J.P. Morgan Chase & Co. wants to bar internal communications describing trades with Enron Corp. as 'disguised loans' from being introduced at a trial aimed at forcing insurers to cover $965 million in losses on the transactions, according to court papers.
The 11 insurers, who backed the value of gas trades among Enron, J.P. Morgan and an offshore entity, Mahonia Ltd., refused to honor the claim, arguing the bank had used the trades as camouflage for lending Enron money. Enron, once the world's largest energy trader, sought bankruptcy protection in December.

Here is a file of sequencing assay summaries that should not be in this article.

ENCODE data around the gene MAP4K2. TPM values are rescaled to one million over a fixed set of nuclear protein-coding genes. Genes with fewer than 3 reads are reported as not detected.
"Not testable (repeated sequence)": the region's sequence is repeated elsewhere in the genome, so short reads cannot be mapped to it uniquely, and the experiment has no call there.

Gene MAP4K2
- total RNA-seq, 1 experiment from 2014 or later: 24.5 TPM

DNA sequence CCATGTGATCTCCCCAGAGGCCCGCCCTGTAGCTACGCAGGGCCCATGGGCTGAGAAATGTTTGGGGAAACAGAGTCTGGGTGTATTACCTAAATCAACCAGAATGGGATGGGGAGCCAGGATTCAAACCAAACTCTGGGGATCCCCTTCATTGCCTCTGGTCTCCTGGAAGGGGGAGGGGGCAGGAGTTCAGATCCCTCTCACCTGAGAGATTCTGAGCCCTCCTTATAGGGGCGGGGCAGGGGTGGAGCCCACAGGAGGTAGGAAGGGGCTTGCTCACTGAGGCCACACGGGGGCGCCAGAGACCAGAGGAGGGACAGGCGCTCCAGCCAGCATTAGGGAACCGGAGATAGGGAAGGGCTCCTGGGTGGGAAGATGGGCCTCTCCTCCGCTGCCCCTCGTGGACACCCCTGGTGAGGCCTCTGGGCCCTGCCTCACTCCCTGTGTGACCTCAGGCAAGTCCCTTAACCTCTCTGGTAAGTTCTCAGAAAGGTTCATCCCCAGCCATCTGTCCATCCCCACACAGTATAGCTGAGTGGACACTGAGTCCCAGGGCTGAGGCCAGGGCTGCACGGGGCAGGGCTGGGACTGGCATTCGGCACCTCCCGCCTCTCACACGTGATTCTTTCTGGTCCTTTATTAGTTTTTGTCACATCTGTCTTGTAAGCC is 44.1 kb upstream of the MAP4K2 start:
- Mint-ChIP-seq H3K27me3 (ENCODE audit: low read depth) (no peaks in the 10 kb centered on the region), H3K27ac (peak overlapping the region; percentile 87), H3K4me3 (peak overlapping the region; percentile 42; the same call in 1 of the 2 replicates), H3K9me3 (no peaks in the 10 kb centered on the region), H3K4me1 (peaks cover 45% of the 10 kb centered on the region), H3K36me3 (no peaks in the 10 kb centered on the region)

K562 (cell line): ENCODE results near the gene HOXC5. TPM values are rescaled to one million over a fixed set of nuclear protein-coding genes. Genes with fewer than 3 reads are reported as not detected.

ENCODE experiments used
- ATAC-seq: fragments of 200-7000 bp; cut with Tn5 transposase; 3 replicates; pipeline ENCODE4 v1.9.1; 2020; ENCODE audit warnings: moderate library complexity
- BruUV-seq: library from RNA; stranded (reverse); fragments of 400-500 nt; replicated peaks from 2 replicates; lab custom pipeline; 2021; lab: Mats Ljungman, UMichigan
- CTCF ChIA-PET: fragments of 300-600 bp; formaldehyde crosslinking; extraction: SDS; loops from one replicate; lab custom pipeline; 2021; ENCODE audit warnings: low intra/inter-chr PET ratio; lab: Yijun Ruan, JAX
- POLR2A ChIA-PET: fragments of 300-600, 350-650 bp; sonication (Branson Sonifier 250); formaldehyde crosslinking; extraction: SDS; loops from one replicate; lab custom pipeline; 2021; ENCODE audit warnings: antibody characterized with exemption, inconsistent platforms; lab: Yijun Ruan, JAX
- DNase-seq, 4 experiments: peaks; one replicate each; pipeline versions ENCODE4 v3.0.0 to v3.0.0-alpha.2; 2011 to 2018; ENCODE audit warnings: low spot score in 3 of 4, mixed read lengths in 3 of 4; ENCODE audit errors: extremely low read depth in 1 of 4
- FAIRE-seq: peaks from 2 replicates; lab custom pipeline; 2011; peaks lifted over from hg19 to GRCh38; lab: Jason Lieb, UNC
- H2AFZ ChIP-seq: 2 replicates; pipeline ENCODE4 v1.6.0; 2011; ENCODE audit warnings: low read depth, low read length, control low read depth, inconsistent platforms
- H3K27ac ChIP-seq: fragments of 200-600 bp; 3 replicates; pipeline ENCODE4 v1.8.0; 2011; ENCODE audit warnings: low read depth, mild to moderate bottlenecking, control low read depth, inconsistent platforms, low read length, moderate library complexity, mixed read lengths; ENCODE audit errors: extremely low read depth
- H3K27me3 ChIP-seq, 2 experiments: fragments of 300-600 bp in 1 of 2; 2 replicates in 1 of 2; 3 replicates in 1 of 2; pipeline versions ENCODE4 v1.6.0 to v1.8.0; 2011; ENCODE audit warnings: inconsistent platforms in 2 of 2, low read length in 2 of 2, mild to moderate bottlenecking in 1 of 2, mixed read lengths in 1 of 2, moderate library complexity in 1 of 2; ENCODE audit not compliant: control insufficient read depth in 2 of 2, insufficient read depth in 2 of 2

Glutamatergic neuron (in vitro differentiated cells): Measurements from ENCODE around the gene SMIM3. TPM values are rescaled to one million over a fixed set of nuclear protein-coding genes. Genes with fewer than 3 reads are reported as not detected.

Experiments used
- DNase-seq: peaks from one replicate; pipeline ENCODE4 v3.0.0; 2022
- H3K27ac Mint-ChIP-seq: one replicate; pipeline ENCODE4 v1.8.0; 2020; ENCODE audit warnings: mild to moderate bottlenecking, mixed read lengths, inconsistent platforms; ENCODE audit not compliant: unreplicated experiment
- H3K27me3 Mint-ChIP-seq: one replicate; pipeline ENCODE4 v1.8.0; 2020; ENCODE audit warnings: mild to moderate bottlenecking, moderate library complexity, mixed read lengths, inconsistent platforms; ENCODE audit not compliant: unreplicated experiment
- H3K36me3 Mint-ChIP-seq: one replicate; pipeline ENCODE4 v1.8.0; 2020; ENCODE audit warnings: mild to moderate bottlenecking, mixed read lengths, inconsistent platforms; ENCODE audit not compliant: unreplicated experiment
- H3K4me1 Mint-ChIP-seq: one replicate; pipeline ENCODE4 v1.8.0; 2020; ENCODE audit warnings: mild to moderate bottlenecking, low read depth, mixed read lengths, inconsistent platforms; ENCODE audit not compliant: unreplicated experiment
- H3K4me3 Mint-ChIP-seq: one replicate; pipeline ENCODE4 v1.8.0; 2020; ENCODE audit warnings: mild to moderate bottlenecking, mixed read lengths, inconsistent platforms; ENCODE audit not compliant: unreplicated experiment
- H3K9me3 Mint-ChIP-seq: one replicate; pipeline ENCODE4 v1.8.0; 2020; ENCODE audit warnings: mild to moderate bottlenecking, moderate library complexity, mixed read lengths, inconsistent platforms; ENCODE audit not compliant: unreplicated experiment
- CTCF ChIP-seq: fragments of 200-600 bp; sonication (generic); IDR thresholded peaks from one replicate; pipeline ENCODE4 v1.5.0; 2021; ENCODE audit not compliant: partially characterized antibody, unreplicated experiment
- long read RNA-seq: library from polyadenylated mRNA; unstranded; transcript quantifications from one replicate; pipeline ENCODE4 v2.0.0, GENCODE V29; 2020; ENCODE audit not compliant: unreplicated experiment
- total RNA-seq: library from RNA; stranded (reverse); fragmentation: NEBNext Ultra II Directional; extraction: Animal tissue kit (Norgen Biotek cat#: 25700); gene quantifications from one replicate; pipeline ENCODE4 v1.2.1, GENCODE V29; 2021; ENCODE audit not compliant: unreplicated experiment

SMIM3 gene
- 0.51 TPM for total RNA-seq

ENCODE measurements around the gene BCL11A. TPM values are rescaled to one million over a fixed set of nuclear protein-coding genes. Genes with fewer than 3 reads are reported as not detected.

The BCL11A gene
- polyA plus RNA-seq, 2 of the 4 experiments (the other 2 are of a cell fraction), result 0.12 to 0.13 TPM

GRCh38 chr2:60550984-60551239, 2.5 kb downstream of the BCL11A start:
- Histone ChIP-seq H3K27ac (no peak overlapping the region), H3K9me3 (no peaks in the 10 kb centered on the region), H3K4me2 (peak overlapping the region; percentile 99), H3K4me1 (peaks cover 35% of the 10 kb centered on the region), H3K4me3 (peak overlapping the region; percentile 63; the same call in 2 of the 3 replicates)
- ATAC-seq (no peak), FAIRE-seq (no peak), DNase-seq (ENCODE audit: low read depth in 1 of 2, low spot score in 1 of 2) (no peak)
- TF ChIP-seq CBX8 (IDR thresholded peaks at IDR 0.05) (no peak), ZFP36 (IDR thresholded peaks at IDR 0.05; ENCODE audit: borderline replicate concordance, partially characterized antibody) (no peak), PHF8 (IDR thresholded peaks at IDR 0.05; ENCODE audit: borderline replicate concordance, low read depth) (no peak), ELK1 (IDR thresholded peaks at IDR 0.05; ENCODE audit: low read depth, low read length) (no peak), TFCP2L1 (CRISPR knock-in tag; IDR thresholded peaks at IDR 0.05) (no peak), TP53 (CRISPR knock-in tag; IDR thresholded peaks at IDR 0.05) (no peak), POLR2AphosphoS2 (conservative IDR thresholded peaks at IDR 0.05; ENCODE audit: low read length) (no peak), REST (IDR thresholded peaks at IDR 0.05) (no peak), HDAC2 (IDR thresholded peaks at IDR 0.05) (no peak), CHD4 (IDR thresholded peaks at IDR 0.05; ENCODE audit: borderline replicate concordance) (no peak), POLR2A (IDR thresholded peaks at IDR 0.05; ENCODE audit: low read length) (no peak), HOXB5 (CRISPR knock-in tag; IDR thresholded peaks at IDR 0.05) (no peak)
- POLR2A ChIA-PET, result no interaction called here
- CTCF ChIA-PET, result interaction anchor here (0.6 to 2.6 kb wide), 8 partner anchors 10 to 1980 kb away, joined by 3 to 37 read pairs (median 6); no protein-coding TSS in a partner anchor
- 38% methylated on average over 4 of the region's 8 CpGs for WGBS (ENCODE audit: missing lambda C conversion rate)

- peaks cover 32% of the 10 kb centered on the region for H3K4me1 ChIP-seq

Keeping the internal documents out of court may be crucial to J.P. Morgan's case, some lawyers say. The $965 million in losses would wipe out almost a third of the $3.1 billion in profit before taxes the bank earned in the first nine months of this year.
"This is a silver bullet for the insurance companies, and the effect of this motion is to place a spotlight on this silver bullet," said former federal prosecutor Christopher Bebel, who's now in private practice in Houston.